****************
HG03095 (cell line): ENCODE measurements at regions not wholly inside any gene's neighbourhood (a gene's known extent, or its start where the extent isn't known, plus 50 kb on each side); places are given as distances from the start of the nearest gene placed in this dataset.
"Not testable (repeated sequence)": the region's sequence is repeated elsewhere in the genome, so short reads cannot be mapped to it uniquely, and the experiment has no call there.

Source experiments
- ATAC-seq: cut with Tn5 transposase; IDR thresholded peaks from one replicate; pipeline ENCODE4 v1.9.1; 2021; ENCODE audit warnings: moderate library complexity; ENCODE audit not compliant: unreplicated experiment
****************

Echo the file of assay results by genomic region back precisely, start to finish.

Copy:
HG03095 (cell line): ENCODE measurements at regions not wholly inside any gene's neighbourhood (a gene's known extent, or its start where the extent isn't known, plus 50 kb on each side); places are given as distances from the start of the nearest gene placed in this dataset.
"Not testable (repeated sequence)": the region's sequence is repeated elsewhere in the genome, so short reads cannot be mapped to it uniquely, and the experiment has no call there.

Source experiments
- ATAC-seq: cut with Tn5 transposase; IDR thresholded peaks from one replicate; pipeline ENCODE4 v1.9.1; 2021; ENCODE audit warnings: moderate library complexity; ENCODE audit not compliant: unreplicated experiment